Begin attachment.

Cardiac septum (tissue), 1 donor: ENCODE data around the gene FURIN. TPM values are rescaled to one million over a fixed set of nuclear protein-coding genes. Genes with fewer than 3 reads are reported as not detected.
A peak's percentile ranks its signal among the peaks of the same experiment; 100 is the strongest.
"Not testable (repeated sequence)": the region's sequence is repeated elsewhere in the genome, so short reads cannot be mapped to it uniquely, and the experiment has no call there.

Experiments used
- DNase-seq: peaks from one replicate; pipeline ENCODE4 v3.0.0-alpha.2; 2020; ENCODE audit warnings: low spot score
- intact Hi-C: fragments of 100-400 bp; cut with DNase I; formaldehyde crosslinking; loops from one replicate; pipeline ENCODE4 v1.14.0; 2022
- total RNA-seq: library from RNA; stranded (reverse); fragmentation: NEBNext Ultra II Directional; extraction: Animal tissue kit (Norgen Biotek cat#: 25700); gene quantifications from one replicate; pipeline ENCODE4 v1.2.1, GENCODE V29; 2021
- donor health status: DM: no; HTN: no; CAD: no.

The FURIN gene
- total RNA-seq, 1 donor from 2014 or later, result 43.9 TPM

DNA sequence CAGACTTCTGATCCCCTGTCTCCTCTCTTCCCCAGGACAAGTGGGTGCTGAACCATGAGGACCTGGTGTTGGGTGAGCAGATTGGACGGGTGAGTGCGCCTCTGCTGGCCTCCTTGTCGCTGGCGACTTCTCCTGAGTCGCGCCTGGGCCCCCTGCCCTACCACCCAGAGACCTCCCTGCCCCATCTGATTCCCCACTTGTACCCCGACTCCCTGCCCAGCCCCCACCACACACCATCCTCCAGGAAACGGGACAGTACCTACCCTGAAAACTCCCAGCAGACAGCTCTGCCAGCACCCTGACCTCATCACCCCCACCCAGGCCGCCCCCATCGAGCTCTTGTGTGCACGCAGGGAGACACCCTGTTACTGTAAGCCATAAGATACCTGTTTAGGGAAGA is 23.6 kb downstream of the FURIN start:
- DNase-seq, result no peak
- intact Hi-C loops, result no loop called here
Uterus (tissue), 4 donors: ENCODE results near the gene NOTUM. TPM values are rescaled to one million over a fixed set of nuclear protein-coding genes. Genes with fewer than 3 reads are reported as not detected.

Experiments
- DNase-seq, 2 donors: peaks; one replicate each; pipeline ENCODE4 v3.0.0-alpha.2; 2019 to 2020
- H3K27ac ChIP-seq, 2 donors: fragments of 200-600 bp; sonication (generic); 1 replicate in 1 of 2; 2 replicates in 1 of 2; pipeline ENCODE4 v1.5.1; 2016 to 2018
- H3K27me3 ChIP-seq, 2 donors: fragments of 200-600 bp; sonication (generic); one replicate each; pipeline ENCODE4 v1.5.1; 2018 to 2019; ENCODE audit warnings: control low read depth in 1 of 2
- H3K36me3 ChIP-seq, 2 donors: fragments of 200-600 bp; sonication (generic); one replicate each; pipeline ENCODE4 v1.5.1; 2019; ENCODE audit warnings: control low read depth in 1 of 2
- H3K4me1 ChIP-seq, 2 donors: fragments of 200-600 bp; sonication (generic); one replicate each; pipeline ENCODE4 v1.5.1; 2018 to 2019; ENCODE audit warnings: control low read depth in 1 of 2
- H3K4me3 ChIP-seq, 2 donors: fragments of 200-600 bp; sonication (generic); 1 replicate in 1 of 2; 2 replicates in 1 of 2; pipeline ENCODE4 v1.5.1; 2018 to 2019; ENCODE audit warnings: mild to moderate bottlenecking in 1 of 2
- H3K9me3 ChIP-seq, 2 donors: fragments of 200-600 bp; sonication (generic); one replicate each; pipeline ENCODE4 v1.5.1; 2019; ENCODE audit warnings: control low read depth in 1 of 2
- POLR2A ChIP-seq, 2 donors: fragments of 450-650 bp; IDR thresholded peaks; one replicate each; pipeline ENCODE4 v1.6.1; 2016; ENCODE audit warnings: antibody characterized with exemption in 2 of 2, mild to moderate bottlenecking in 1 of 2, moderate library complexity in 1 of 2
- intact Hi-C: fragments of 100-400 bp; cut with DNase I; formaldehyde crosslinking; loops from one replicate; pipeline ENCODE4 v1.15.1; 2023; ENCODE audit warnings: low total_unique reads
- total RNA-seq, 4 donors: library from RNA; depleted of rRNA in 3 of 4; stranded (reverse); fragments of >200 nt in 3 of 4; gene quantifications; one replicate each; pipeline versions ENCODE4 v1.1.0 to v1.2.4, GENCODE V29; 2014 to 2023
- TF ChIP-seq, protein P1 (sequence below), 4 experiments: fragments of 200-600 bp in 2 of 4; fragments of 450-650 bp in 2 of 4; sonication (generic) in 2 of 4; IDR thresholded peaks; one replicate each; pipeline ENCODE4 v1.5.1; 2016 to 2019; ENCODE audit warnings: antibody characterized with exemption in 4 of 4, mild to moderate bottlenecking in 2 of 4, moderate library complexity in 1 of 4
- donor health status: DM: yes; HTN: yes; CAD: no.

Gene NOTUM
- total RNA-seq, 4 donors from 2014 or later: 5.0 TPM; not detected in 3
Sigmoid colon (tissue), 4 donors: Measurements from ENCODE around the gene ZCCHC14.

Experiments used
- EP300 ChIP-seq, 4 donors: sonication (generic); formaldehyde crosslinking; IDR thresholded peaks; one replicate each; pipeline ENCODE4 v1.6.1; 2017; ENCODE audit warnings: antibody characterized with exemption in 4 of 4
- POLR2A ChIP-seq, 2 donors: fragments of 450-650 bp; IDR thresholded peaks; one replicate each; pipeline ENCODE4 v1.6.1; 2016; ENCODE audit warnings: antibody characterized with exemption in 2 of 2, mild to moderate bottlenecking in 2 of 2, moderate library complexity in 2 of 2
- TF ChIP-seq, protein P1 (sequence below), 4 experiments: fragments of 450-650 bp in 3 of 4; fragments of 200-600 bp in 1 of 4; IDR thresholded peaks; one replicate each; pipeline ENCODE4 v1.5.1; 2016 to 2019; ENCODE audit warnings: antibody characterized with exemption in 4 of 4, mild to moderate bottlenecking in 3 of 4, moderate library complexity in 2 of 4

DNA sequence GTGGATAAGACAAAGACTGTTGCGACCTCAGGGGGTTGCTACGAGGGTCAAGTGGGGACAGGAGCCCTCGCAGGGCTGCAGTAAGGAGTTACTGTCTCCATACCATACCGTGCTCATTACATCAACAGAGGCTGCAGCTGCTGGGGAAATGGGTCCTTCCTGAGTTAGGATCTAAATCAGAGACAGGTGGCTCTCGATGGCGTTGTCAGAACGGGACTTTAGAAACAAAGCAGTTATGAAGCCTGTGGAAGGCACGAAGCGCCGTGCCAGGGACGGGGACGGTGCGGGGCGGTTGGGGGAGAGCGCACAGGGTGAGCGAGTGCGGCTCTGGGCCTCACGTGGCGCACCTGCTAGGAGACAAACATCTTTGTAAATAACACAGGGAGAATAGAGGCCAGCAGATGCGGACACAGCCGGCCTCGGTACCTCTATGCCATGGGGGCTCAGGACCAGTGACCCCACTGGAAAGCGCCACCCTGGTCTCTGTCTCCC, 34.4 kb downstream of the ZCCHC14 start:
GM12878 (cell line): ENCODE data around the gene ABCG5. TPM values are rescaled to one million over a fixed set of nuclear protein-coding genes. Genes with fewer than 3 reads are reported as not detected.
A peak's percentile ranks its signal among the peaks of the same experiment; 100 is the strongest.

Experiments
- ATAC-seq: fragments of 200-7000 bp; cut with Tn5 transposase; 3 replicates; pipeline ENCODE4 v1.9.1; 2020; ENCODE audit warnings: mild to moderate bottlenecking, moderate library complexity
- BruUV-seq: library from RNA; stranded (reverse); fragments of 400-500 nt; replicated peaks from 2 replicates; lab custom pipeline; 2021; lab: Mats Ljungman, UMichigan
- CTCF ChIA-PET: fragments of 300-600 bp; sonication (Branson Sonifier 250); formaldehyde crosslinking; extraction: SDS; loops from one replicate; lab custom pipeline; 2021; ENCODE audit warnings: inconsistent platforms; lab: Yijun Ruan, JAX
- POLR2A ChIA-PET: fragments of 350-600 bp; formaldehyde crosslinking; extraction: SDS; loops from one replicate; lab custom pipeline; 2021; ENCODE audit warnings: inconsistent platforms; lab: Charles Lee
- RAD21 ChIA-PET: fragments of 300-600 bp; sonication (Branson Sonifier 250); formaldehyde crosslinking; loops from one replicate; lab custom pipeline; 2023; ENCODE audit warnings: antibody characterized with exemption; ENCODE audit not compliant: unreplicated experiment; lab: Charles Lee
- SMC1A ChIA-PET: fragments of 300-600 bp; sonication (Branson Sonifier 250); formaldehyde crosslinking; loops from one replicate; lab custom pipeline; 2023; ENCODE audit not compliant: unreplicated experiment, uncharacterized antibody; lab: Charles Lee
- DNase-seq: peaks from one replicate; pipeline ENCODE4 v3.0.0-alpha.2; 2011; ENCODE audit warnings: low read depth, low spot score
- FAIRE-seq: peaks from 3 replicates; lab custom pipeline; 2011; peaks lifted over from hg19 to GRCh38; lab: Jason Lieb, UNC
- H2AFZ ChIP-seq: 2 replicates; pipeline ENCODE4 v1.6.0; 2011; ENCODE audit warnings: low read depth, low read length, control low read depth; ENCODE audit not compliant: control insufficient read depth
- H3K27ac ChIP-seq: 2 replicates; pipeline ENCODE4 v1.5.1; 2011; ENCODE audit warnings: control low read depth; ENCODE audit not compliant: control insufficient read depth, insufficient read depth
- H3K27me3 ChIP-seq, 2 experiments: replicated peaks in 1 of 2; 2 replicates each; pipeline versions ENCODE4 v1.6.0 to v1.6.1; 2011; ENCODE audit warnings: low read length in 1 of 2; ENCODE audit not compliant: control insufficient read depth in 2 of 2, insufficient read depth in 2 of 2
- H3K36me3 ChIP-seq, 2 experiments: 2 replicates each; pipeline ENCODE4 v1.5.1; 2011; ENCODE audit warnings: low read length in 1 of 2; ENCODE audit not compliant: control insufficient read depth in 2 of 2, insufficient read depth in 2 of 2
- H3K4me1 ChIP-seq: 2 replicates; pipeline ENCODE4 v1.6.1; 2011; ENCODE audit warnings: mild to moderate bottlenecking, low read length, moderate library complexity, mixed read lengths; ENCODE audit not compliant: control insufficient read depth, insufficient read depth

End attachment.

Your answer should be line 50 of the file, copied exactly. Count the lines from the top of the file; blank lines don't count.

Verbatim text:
- H3K36me3 ChIP-seq, 2 experiments: 2 replicates each; pipeline ENCODE4 v1.5.1; 2011; ENCODE audit warnings: low read length in 1 of 2; ENCODE audit not compliant: control insufficient read depth in 2 of 2, insufficient read depth in 2 of 2